You know what’s terrifying about being a parent? Absolutely everything. (Especially for an anxiety-prone mama like me.)
I mean, let’s face it. There’s a whole lot to worry about. There’s the what you put in their bodies (boo white, yay green!). There’s the what you put on their bodies (do you know what’s in that stuff?). There’s the what comes out of their mouths (oh, the sass!). There’s the what comes out of your mouth (“good job” to them = bad job by you).
It seems everywhere I turn, there’s an article waiting to tell me that I’m doing it all wrong. That meal by meal, word by word, activity by activity, scold by scold I’m ruining three of the most precious things (to me) in the entire world — my kids.
The headlines go a little something like this…
21 Things You Say to Your Child That Are Crushing His Soul
10 Everyday Foods You Feed Your Family That Are Silent Killers
15 Reasons Your Child Won’t Ever Find Happiness
50 Pivotal Developmental Moments You Screwed Up: Birth to Preschool Edition
The Thing Your Child Does Every Day That Could Land Her in the ER (Or Worse)
If You Use The Descriptive Word Everyone Has Called You All Your Life, You’re a Bad Person/Mom/Woman
It’s a powerful, driving force — for us as parents, and content consumers. We see these threats and can’t help but click. We absolutely must know what it is that we’re doing wrong — because we’re pretty sure it’s an awful lot. We learn what not to feed our families. What not to let our kids do at summer camp. What not to say to girls, boys, pregnant women, non-pregnant women, working moms, stay-at-home moms, and everyone else in between.
And, yes, we worry just a little bit more each time.
Recently I was able to exit the fear cycle (ok, more like I was thrust out of it by an outrageous bout of laughter thanks to a blogger pitch), and I’ve started tuning out most of these headlines.
Let me start by saying I didn’t read beyond the intro (I couldn’t through the tears), so I have no idea who’s involved or working on this campaign. I’m only using this as an example, because the absurdity of it illustrates the point I’m trying to make beautifully.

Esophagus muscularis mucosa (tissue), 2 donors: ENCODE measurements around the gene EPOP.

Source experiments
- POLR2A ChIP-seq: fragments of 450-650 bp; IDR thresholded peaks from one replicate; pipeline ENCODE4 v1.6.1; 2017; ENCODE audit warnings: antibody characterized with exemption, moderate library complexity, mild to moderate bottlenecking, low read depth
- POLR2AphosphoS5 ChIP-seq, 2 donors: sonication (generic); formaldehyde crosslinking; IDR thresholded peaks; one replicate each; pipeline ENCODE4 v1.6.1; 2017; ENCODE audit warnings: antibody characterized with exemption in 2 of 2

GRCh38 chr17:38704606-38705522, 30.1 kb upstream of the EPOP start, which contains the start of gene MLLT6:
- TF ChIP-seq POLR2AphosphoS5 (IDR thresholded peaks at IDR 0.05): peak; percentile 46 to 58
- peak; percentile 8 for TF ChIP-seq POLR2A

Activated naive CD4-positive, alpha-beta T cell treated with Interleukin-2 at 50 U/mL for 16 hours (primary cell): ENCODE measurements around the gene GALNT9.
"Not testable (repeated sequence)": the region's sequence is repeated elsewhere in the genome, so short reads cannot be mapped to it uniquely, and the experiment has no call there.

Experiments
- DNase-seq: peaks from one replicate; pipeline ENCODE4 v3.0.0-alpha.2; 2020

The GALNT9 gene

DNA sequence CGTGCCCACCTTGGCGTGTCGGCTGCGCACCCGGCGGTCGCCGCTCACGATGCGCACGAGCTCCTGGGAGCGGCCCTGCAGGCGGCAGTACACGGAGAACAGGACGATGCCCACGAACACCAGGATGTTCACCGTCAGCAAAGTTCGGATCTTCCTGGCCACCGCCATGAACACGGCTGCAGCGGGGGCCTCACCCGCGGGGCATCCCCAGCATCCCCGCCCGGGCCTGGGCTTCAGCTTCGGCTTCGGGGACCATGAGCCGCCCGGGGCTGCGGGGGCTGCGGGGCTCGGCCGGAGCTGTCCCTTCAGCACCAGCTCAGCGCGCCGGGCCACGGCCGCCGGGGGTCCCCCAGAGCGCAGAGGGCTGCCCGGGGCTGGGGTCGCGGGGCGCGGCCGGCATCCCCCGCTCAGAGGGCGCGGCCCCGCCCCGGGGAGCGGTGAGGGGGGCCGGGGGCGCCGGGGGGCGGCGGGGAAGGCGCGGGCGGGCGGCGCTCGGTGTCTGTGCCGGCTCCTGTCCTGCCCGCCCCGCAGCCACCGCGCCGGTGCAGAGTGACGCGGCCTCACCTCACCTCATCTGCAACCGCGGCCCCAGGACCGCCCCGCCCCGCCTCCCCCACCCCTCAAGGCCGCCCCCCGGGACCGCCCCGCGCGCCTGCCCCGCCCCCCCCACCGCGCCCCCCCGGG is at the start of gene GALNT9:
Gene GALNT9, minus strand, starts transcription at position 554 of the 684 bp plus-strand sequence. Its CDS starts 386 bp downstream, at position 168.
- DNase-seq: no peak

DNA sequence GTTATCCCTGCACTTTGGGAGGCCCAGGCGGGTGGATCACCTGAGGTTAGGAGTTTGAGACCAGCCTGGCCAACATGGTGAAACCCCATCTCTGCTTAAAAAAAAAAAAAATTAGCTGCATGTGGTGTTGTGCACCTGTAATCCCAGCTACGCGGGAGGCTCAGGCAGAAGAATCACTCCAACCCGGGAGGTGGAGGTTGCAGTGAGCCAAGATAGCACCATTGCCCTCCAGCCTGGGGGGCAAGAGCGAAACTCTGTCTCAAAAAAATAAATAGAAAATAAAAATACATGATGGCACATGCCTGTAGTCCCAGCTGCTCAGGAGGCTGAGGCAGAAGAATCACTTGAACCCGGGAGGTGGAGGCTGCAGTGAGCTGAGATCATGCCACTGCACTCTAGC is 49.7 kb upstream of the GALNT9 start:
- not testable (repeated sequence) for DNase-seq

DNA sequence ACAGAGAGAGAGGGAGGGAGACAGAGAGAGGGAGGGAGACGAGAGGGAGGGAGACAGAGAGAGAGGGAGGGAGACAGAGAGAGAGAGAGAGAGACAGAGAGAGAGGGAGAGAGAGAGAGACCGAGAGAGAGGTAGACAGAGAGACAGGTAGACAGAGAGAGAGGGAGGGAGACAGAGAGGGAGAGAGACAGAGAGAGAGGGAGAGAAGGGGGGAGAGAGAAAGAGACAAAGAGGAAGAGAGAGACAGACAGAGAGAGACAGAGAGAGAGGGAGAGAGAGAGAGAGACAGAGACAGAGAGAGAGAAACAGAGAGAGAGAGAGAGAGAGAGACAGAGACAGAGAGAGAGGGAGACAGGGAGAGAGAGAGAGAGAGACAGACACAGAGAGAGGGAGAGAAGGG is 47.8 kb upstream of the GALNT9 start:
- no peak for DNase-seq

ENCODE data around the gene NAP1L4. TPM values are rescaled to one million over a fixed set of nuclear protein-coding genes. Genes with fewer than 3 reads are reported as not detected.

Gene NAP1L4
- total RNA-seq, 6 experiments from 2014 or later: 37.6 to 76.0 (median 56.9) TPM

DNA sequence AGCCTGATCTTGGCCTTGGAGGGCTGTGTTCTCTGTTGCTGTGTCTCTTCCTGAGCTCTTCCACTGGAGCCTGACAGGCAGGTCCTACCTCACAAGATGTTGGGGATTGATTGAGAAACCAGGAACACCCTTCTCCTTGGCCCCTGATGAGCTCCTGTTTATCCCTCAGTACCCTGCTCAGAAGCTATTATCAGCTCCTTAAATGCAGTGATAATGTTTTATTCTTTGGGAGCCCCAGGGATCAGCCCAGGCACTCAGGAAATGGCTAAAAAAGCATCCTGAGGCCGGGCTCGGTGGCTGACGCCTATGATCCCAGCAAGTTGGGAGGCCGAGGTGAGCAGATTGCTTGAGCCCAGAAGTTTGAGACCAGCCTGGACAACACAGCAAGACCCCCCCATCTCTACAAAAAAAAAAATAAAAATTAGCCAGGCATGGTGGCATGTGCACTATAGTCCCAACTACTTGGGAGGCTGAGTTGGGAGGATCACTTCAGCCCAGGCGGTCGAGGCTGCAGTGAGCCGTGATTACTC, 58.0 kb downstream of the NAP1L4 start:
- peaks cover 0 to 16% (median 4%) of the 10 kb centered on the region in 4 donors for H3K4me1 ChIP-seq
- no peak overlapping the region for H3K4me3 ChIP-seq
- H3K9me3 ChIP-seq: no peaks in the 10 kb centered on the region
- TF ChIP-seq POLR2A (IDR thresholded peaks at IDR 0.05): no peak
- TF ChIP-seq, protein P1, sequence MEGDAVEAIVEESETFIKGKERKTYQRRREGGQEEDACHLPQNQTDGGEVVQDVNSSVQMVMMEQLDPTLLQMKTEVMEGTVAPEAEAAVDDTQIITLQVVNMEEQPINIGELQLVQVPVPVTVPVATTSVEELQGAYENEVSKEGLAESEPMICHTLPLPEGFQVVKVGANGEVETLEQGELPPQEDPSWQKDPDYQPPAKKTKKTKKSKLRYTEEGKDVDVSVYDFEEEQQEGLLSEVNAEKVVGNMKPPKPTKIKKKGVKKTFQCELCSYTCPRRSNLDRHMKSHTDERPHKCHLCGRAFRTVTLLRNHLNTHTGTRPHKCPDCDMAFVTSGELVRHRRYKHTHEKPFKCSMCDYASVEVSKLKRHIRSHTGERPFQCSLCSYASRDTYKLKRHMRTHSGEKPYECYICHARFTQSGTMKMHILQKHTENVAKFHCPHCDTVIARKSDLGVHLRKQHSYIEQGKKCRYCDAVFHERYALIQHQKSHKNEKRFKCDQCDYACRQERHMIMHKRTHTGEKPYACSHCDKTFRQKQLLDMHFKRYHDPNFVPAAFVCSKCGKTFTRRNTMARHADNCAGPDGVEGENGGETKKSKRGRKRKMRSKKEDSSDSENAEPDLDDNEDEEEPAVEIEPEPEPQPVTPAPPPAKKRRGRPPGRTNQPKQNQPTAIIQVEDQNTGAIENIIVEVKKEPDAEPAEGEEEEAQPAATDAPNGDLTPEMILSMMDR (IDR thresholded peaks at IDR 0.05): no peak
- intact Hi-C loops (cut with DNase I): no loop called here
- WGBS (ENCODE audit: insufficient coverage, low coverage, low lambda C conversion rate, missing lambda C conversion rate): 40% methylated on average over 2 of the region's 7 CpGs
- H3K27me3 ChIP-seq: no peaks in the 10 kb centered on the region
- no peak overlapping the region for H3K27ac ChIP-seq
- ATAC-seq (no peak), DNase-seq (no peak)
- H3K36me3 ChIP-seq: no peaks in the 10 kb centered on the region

Don’t EF-UP Your Kids
Top 20 Thought Leaders Teach You How to Not “Encourage Fear Upon” Your Kids
So, let me be sure I understand this correctly. Twenty thought leaders are going to scare me straight so I don’t do the same to my kids?
When you see it put that way, it seems utterly ridiculous, right? How can we, as parents, take in all this fear and negativity and have it not impact our relationship with our children? And their relationship with the world around them?
Don’t get me wrong. Parents should absolutely be educated on ways to talk to, teach, encourage, and connect with their children. Parents should know that there are dangers out there in the world, and that they can do things — within reason — to protect their family.
But writers, journalists, bloggers, can we please approach these topics from a place of love and encouragement, rather than fear and anxiety? (Empowering sites like The Mother Company and Common Sense Media are a couple of my favorites.)
Can we depend on words like “do”, “help”, “encourage”, “grow”, “engage”, and “dream” instead of “don’t”, “hurt”, “discourage”, “ban”, “avoid”, and “nightmare”?
And parents, can we stop clicking and sharing these types of articles to send the message that we have enough to worry about without this constant barrage of negativity?
Because I believe that if you ask every single parent out there why they do what they do for their kids, they’ll say it’s out of love. Let’s be sure we’re treating each other with that same kindness and encouragement. Then we can all feel a whole lot better as we watch the happy trickle down.